However, in its present configuration secular liberalism will only exacerbate the current conflicts. This is so because it tends to undermine and marginalize all other belief systems and social practices. At the same time, it has nothing substantive to offer except personal pleasure and public indifference. Furthermore, liberalism is also self-deluded: in confronting cultures and religions unlike itself, secular ideology preaches the rule of law and portrays itself as the sole, supreme and ultimate guarantor of peace among the nations and tolerance between rival faiths. But in the name of popular sovereignty, secular states have repeatedly deployed mass warfare to assert their power and authority at the expense of autonomous religious (and ethnic) communities. Secular history is not peaceful, as the terror of the French Revolution and its Napoleonic aftermath amply demonstrated. Both Bolshevism and Nazism despised religion for the values it held sacrosanct and the limits it placed on arbitrary power.
Nowadays, liberalism seeks to monopolise politics, with disastrous consequences. By denying religion any political import, the hitherto shared public realm is drained of any objective moral beliefs. Society has become atomized and culture has surrendered to relativism. Paradoxically, by privatizing religion, secular settlements help produce religious fundamentalism. Confined to the private sphere, religion is deprived of civic engagement that would mitigate fanaticism and foster moderation. Likewise, faith answers to no authority other than the subjective inner conscience and blind faith sundered from reason. As such, the secular marginalisation of religion exacerbates scriptural literalism and political absolutism, which are the mark of religious fundamentalism.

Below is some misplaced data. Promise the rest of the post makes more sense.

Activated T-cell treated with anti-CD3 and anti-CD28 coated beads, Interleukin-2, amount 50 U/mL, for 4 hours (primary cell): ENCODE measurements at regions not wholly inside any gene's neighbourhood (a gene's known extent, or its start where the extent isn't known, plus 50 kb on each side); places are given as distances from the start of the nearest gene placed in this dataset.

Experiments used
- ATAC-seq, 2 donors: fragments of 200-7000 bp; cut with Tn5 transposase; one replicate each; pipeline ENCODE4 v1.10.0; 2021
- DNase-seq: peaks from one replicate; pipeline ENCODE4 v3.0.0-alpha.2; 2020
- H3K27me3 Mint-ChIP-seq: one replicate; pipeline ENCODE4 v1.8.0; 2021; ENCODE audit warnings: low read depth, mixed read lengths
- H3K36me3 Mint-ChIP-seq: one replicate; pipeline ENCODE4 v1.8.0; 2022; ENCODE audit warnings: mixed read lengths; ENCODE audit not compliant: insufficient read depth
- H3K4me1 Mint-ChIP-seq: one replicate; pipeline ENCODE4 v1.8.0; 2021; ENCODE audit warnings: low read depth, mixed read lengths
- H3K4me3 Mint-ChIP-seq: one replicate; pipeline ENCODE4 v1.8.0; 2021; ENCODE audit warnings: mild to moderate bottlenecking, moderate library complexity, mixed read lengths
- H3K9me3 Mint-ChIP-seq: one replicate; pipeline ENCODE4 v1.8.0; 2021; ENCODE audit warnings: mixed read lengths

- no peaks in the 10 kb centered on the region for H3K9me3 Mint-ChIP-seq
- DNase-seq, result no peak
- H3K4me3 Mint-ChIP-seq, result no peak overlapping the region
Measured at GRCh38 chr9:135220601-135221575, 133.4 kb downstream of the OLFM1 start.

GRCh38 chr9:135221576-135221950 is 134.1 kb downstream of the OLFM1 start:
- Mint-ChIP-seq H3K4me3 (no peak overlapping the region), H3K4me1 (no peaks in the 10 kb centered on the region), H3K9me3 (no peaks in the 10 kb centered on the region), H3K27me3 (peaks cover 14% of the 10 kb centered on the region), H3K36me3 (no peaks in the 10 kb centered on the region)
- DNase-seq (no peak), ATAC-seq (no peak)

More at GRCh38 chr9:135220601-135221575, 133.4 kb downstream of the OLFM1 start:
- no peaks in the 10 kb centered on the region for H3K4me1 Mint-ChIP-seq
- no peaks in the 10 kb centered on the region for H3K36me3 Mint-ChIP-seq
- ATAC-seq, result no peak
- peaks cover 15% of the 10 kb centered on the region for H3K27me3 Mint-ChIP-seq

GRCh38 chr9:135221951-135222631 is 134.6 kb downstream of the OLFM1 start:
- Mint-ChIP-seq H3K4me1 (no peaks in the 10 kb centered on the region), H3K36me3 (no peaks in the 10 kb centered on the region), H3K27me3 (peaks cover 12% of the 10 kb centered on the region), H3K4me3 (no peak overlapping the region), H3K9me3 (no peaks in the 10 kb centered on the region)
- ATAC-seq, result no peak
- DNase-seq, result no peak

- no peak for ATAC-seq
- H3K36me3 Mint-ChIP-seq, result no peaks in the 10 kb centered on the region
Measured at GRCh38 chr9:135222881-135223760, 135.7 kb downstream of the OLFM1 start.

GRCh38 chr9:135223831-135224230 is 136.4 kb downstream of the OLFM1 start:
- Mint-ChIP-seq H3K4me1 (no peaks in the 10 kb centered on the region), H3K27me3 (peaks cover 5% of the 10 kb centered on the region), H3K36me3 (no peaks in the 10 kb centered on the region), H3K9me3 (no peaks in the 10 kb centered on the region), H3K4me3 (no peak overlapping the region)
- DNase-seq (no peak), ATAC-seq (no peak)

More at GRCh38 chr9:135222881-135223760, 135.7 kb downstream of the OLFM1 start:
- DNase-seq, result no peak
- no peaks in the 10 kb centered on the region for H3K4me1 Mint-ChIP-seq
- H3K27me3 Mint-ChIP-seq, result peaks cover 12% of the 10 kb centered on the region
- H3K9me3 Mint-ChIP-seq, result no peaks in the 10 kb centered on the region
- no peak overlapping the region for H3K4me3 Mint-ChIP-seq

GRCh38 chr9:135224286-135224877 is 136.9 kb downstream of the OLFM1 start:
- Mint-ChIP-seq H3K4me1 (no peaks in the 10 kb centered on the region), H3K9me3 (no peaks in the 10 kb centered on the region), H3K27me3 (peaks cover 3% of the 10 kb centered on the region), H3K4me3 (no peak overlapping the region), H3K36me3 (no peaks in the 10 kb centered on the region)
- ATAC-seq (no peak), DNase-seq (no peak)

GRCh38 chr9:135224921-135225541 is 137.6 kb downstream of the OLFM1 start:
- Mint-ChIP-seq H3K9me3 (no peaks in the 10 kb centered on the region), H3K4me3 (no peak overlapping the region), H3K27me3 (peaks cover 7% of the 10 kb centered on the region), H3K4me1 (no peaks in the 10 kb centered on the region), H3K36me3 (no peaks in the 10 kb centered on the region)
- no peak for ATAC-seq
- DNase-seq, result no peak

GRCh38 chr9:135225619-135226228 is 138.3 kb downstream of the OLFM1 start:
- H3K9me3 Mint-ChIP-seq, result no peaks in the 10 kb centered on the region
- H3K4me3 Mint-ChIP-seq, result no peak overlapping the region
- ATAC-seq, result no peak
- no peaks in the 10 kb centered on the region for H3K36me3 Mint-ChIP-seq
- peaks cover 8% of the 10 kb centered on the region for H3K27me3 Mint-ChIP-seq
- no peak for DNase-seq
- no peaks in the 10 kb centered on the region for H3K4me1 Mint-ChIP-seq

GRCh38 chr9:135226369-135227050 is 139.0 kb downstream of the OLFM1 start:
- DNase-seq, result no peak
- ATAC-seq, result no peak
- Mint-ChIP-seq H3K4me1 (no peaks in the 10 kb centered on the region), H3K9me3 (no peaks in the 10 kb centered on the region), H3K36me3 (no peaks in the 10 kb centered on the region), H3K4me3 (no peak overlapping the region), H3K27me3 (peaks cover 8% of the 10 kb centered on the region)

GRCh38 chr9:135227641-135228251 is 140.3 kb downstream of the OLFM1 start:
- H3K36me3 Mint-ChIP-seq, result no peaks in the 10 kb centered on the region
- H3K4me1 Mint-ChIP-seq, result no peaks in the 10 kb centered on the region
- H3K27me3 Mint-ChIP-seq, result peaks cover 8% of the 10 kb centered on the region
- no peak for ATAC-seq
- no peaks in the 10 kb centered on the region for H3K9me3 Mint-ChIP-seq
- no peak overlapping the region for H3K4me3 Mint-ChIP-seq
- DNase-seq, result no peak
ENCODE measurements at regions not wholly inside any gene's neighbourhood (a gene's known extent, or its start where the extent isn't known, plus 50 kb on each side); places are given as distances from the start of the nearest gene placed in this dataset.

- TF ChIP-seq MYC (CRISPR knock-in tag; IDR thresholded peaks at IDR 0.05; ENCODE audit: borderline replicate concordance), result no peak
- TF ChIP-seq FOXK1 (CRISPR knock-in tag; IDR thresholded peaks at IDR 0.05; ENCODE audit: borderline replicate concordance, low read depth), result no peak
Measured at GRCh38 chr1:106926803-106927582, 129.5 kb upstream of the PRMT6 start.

At the same time, secular rationality is absolute and arbitrary because it is the measure of all things and posits positivism as the only valid philosophy. As Benedict argued in his widely misunderstood lecture on September 12, 2006, at the University of Regensburg, having thus reduced rationality to the empirically falsifiable, liberalism excludes the divine from the universality of reason and elevates itself into the sole arbiter of what is true and what is ethical. In this sense, liberalism constitutes a secular variant of fundamentalism.
What is required to overcome both secular and religious fundamentalism is an overarching critique of violence and conflict and a genuine alternative to the complicit consensus of secular and religious extremes. This is what the Pope articulated in the Regensburg address. The thrust of his lecture is that violence is incompatible with religion because it is unreasonable and as such contrary to God’s nature, whereas religious faith is reasonable and thus in accordance with God whose goodness is amenable to human reason and intellection. Rationality properly configured exceeds the narrow confines of positivistic reason and enables an inquiry into the rationality of faith—a precondition for a genuine dialogue of cultures and religions.